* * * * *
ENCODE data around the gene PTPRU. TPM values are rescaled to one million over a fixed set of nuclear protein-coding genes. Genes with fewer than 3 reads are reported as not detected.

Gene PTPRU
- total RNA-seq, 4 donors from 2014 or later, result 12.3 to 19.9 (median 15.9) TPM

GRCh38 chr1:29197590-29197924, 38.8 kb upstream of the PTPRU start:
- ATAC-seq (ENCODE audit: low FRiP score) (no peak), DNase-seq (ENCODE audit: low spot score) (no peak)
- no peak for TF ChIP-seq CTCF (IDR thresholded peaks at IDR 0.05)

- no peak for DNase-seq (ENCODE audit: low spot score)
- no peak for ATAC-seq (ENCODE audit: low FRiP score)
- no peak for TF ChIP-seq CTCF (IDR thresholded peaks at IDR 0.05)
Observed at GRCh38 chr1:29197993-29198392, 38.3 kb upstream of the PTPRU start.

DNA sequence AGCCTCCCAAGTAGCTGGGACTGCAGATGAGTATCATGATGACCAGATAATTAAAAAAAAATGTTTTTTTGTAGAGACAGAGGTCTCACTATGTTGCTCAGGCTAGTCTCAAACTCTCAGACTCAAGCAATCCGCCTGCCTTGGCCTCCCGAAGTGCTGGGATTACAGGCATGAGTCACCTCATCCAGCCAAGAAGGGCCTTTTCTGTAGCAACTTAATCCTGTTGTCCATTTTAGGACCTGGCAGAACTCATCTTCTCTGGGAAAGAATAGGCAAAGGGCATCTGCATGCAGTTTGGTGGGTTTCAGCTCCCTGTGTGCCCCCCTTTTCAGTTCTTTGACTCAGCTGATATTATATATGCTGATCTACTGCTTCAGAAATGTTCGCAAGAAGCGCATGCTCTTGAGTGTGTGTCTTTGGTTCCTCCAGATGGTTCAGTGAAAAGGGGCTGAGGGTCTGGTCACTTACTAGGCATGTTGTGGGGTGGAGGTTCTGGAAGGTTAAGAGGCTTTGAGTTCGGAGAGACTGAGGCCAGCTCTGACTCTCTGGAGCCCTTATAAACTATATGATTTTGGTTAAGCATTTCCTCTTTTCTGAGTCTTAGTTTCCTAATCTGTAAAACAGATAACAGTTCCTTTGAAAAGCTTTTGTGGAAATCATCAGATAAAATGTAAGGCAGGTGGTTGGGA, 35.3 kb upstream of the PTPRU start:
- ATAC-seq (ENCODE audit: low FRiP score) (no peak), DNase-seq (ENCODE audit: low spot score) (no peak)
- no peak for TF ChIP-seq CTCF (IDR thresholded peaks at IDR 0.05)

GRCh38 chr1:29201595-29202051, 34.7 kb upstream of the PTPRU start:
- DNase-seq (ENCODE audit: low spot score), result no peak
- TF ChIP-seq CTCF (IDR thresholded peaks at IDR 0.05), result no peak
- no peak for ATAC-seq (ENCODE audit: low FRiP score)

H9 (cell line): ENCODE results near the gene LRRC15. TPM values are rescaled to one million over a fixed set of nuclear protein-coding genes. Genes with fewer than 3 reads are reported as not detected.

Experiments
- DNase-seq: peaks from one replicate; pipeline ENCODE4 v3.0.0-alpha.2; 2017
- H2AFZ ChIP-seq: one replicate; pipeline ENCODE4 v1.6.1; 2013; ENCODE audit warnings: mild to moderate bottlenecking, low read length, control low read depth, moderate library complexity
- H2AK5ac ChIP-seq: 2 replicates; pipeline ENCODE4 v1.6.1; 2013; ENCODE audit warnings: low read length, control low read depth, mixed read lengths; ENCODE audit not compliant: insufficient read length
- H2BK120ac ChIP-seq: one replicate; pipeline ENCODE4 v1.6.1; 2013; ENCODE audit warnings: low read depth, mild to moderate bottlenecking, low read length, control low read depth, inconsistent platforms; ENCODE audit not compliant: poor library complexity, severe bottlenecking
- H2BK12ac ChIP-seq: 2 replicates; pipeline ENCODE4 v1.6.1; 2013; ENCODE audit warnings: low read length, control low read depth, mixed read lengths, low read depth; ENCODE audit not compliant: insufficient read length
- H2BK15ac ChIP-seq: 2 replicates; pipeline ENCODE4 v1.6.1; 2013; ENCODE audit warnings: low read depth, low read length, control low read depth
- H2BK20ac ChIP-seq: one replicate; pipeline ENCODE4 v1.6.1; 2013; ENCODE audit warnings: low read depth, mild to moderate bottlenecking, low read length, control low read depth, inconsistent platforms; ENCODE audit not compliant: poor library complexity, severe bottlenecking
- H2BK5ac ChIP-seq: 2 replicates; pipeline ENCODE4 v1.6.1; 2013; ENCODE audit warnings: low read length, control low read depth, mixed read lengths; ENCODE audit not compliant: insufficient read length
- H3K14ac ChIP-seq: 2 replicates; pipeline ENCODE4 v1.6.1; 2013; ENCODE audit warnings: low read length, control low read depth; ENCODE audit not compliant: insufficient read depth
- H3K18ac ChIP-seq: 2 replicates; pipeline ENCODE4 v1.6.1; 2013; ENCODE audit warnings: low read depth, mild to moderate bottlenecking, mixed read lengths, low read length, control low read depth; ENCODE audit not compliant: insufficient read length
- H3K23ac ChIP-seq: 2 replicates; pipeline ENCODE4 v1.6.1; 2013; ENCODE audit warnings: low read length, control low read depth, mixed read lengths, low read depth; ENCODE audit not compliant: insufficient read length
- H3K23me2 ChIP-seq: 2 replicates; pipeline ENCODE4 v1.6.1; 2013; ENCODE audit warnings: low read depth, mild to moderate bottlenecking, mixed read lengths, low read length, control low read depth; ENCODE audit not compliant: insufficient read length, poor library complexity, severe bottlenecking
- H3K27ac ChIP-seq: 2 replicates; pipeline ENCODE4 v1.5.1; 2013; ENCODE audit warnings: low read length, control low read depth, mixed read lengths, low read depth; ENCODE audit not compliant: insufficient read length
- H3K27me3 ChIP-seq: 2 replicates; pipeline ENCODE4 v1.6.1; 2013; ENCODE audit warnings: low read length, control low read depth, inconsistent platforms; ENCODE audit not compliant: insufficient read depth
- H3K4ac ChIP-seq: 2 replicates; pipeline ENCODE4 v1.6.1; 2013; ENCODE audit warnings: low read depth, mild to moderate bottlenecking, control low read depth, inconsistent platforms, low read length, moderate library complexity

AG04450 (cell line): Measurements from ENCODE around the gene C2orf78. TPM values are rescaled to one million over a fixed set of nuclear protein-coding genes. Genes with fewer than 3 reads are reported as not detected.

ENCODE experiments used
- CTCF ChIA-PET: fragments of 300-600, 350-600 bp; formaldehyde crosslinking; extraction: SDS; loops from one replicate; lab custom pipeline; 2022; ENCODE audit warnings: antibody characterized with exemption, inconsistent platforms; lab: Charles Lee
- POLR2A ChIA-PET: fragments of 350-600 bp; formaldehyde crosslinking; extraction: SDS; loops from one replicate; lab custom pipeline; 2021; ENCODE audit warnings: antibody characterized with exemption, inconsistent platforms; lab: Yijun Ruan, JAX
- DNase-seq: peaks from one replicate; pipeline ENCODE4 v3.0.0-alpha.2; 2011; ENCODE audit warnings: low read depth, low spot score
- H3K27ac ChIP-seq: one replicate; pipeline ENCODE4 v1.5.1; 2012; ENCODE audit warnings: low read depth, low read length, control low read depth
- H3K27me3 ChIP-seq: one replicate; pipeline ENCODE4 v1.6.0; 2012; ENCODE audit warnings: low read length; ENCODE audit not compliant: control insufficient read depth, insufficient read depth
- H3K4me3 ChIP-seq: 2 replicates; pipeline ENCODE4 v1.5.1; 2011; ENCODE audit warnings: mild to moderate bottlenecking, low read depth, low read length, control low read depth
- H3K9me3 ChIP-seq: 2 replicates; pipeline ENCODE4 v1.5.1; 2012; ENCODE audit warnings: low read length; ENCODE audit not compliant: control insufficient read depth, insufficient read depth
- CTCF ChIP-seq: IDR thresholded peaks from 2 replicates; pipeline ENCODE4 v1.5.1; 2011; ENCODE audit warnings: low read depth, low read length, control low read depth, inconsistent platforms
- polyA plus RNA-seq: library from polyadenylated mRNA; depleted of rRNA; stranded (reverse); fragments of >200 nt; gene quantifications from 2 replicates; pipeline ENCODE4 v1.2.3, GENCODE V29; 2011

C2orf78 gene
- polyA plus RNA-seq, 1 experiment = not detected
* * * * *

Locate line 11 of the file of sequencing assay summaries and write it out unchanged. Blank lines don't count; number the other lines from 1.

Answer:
DNA sequence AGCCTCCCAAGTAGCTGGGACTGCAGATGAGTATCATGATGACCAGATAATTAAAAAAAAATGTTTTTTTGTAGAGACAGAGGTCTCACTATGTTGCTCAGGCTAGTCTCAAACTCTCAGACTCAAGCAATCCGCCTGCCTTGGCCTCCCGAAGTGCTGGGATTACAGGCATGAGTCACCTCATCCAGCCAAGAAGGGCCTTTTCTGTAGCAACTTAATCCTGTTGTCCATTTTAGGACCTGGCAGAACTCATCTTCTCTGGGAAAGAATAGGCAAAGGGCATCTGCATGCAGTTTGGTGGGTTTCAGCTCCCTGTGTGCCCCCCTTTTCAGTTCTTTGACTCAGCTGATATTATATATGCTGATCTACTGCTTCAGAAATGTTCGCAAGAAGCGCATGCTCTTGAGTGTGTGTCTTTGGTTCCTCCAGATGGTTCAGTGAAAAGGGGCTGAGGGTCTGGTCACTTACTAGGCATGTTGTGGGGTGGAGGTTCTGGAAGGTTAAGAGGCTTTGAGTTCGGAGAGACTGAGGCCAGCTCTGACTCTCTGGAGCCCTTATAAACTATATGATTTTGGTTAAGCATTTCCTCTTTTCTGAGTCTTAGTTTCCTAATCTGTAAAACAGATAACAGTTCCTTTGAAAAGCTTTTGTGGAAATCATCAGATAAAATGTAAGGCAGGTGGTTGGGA, 35.3 kb upstream of the PTPRU start: